Haute Bamboo by Bo Reudler and Olav Bruin


Milan 2010: Amsterdam designer Bo Reudler and architect Olav Bruin will present a collection of furniture made of bamboo stalks in Milan next month.

Called Haute Bamboo, the range will include a chair, table, and mirror finished in black linseed paint, plus a candle holder coated in copper.

A rare mutation causes the bamboo stalks to grow with bobbles along their length, making each piece unique and giving the appearance of turned components.

The project will be on show 14-19 April at an exhibition of Dutch green design called Tuttobene in Zona Tortona.

See all our stories about Milan 2010 in our special category.

More about Bo Reudler on Dezeen:

Slow White series (March 2009)
More pieces in Slow White series (October 2009)

Photographs are by Bo Reudler Studio.

The following information is from Reudler:

Bo Reudler launches Haute Bamboo series during Fuori Salone Milan. For the Haute Bamboo series Dutch designer Bo Reudler joined forces with bamboo-architect Olav Bruin.

Haute Bamboo picks up where the Slow White series by Bo Reudler Studio left off: it continues the quest to renew our connection with nature, guided by natural forms in an intuitive way. While bamboo is among our fastest renewable resources, it’s often considered a poor man's timber.

With this series, we wanted to re-examine the aesthetics of bamboo furniture. The bulging forms give personality to each piece which will always be different due to the randomness of each stalk. The curves of 'Bambusa Ventricosa' are caused by a rare mutation in the bamboo producing strikingly bulbous stalks.

A coating of glossy black linseed-oil paint references eastern lacquered furniture, binding the origin of the material with its outcome. All products are hand made.

Bo Reudler Studio is a product and interior design studio led by Bo Reudler, based in Amsterdam, The Netherlands. Bo graduated from the ArtEZ Academy of Art and Design and is also co-founder of Asylum Collection. The work of the studio aims to charge objects with imagination and meaning, working as storytellers through matter, experimenting with materials, following their hidden qualities to bring out their natural beauty.

Olav Bruin is currently an architect at leading Dutch architectural practice 24H. His thinking explores architecture as a sensitive organism in the landscape, focusing on local materials and respecting natural conditions. For the Haute Bamboo series, Olav brings his experience from working as a bamboo-architect in Thailand for the children's play den at the Soneva Kiri resort, where the amorphous structure was constructed entirely out of bamboo and rattan by local craftsmen.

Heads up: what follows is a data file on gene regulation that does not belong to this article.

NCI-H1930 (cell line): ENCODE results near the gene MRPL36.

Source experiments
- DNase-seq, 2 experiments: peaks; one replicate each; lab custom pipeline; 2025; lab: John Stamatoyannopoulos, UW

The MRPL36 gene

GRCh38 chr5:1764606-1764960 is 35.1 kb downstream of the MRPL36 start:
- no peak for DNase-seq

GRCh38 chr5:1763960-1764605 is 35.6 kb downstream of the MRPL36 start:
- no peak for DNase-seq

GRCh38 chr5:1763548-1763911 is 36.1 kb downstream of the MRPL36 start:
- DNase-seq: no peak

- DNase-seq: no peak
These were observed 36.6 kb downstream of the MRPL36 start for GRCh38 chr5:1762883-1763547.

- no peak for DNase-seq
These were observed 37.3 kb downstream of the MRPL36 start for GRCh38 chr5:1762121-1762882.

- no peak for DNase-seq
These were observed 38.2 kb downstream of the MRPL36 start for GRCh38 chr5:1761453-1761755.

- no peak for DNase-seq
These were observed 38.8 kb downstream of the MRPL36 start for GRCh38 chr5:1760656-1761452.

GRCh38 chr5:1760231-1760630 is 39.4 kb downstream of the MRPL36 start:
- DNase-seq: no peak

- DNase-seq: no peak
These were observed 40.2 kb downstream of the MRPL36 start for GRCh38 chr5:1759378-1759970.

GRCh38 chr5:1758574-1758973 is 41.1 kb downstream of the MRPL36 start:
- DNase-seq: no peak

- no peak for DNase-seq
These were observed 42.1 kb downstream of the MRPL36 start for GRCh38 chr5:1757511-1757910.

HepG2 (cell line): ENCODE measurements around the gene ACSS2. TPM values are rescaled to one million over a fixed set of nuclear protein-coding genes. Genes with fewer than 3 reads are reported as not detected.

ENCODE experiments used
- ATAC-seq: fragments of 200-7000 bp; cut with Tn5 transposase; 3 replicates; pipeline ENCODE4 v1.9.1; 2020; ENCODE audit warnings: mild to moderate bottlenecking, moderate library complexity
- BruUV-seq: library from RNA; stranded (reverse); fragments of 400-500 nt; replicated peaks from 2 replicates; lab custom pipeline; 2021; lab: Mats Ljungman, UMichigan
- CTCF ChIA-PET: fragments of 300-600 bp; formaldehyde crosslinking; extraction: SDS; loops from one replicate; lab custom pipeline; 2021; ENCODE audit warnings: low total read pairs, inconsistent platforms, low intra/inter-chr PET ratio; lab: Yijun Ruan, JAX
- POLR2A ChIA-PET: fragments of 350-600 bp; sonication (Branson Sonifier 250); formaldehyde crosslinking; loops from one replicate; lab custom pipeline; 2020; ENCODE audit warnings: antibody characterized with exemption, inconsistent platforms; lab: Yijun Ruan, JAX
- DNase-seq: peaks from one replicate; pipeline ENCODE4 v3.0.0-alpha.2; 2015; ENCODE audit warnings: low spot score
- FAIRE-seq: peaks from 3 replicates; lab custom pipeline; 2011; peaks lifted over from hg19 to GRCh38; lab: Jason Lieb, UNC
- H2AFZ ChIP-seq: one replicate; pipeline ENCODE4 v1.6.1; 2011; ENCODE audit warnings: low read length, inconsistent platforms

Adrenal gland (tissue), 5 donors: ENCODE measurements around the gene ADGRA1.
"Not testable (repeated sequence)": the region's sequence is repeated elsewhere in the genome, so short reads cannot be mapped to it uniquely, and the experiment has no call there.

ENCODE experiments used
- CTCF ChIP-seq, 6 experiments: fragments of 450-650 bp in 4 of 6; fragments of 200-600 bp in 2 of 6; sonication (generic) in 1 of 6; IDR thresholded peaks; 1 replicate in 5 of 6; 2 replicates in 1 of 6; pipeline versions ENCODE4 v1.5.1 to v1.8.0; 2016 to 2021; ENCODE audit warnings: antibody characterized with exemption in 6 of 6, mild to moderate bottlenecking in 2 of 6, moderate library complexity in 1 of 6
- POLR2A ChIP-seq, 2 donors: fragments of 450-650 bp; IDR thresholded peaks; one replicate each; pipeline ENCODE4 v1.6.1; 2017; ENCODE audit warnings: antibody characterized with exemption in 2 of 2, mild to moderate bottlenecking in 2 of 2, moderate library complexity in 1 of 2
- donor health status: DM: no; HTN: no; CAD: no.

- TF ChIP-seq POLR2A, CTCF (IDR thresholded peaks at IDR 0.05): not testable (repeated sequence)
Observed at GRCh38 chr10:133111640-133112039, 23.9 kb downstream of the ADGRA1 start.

Posted on Tuesday March 30th 2010 at 5:40 pm by . Copyright policy | Comments policy

  • Darren Norris

    Love the Concept! – Loathe the Collection!!

  • heyo

    Nl design is making circles

  • INawe

    yikes. personally i think the result is quite ugly. the arbitrary skewed legs feel awkward.

  • Rikard

    it all seems leaden and thick. lacking the whimsy it obviously aims for. collapsing under its own weight.

  • Simple designs with a Beautiful concept. Loved it..

  • sc hu yl er

    This is what you get when theater kids try to be designers.

  • Looks haunting!

  • rek

    How rare is this mutated bamboo?

  • Pretty cool. Not very Practical. Perhaps Tim Burton might buy some of these pieces?

  • Love the intent : modesty… in a word of appearance ! Thank you very much

  • What ‘rare mutation’? It is called the Buddha’s Belly Bamboo.

  • Kinda ugly–but keep pluggin’ kids!

  • Ah, Dutch Design.

  • marl karx

    isn’t this stuff over yet? sheesh when will these dutch kids learn how to design and not just make up all these fluffy stories?

  • yes

    WOW.. genius!

  • HMS


  • designgurunyc

    Dutch design. I am really tired now. I would love to walk into a house that has collected this stuff over the last few years. Can you imagine? It would look like something from a nursery rhyme. Hopefully the owners would be wearing clogs and singing and dancing to finish the picture off!
    OK everyone, here it is. This stuff is theatre design. Its time to kiss it goodbye as art or as something to live with! We (unfortunately) live in a time with far too many graduates with a greater desire to be noticed than to design from the heart.

  • sir lance-o-lot

    mind clutter & whimsical has-beens

  • vdelfrate

    This is a reach. I love bambusa ventricosa, and I like the finish, but the awkward bends are a bit indulgent.

  • ha! I first thougt is was turned on a lathe…til I found out on a closer look that it is made from bamboo…a real thrill…the forms a very classical…thit fact is disputable…